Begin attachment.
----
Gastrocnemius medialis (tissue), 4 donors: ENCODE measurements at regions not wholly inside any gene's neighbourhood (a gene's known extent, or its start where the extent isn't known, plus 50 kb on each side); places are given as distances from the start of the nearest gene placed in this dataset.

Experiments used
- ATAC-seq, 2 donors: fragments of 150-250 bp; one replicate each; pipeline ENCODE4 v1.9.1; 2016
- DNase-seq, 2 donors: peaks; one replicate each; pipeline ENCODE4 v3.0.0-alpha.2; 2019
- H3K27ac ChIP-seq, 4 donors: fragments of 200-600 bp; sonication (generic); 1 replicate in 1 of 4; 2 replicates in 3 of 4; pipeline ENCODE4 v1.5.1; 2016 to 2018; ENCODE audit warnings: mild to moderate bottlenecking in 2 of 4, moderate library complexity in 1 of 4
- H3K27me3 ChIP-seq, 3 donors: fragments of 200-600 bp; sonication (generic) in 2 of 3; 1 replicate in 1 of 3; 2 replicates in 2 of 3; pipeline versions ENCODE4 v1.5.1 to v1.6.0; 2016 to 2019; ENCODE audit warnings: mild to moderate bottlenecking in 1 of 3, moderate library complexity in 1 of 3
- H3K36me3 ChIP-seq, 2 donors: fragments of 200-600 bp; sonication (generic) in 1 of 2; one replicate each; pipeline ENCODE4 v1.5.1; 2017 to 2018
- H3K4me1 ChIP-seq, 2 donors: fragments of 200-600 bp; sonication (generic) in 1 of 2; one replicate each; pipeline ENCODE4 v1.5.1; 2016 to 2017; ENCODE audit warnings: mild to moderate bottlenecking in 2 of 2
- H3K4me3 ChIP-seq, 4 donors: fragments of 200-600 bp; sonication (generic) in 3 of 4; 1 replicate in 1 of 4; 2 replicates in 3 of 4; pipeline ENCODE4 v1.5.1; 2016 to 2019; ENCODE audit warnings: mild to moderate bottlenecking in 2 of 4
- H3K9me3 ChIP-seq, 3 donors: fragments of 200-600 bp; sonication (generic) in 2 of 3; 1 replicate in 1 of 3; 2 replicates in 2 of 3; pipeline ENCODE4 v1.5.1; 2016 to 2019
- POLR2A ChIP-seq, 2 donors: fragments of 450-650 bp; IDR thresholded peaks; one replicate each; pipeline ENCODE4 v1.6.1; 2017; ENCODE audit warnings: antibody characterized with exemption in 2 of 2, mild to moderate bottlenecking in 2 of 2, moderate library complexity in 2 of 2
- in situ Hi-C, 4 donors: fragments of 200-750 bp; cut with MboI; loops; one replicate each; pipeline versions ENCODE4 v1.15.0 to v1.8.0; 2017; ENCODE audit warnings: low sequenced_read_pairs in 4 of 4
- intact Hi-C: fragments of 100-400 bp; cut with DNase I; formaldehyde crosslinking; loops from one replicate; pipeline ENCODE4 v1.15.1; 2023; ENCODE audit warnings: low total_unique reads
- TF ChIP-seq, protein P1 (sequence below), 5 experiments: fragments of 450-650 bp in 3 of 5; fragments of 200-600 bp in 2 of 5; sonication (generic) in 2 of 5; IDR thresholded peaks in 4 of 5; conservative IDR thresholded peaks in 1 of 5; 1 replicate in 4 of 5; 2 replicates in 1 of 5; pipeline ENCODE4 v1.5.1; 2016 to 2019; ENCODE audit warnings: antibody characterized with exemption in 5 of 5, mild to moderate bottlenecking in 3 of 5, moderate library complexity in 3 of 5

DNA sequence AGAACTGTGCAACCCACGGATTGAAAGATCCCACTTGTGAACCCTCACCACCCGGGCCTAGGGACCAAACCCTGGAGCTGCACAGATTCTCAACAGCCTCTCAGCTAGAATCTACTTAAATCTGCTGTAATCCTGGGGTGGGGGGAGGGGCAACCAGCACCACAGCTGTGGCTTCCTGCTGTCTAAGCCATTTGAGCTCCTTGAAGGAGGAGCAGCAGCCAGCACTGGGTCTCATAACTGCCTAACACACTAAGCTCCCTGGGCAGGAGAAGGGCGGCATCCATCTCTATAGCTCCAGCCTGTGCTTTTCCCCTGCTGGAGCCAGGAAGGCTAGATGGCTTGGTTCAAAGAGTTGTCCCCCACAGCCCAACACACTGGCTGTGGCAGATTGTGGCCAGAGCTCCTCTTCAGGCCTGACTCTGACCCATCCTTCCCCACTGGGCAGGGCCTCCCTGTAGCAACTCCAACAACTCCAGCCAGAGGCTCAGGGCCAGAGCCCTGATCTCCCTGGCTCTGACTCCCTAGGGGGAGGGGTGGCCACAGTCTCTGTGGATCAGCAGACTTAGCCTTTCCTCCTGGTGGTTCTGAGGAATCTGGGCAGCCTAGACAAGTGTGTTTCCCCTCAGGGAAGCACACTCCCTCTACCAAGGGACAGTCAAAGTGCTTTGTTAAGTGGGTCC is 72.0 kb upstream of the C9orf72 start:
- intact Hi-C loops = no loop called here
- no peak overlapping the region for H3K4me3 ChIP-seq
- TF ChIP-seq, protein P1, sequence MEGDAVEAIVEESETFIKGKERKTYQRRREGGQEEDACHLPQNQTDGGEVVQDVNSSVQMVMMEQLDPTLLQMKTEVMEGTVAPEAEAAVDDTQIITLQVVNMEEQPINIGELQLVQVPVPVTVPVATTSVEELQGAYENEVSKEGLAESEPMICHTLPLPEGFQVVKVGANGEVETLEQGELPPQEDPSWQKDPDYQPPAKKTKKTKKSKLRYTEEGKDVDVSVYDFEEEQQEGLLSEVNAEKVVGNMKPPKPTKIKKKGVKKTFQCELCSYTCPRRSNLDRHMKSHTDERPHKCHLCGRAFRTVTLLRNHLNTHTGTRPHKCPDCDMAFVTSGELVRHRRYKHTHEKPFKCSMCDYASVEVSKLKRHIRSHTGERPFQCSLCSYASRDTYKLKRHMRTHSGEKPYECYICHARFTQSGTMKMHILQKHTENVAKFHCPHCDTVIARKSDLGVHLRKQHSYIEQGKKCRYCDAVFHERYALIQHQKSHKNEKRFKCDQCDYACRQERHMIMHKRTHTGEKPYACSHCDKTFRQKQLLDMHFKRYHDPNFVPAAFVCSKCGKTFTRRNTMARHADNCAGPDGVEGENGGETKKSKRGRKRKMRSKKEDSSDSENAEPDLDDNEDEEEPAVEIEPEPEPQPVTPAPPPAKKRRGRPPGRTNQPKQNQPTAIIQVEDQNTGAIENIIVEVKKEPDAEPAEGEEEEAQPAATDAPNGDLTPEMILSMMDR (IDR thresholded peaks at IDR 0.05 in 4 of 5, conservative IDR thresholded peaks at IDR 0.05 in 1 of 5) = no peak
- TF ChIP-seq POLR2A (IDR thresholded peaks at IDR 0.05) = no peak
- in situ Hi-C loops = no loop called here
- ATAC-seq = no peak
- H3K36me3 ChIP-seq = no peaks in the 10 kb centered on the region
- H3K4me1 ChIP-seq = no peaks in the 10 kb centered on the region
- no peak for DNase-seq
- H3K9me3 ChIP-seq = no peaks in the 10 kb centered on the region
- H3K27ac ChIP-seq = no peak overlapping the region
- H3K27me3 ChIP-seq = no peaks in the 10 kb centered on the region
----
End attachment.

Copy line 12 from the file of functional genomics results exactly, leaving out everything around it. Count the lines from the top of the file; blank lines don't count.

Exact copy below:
- in situ Hi-C, 4 donors: fragments of 200-750 bp; cut with MboI; loops; one replicate each; pipeline versions ENCODE4 v1.15.0 to v1.8.0; 2017; ENCODE audit warnings: low sequenced_read_pairs in 4 of 4